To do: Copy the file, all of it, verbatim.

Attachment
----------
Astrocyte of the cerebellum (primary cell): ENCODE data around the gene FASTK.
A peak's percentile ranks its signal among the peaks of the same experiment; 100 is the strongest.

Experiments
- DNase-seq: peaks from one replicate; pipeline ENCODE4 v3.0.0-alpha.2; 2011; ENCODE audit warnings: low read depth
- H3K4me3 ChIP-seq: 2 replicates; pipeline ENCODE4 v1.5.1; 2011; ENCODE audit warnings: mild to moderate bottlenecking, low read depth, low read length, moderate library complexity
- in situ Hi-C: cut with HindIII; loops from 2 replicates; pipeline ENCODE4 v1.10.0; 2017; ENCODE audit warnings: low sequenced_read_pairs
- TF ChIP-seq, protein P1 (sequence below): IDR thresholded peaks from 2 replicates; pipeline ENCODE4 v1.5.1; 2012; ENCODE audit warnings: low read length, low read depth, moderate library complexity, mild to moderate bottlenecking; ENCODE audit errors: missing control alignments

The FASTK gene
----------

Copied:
Astrocyte of the cerebellum (primary cell): ENCODE data around the gene FASTK.
A peak's percentile ranks its signal among the peaks of the same experiment; 100 is the strongest.

Experiments
- DNase-seq: peaks from one replicate; pipeline ENCODE4 v3.0.0-alpha.2; 2011; ENCODE audit warnings: low read depth
- H3K4me3 ChIP-seq: 2 replicates; pipeline ENCODE4 v1.5.1; 2011; ENCODE audit warnings: mild to moderate bottlenecking, low read depth, low read length, moderate library complexity
- in situ Hi-C: cut with HindIII; loops from 2 replicates; pipeline ENCODE4 v1.10.0; 2017; ENCODE audit warnings: low sequenced_read_pairs
- TF ChIP-seq, protein P1 (sequence below): IDR thresholded peaks from 2 replicates; pipeline ENCODE4 v1.5.1; 2012; ENCODE audit warnings: low read length, low read depth, moderate library complexity, mild to moderate bottlenecking; ENCODE audit errors: missing control alignments

The FASTK gene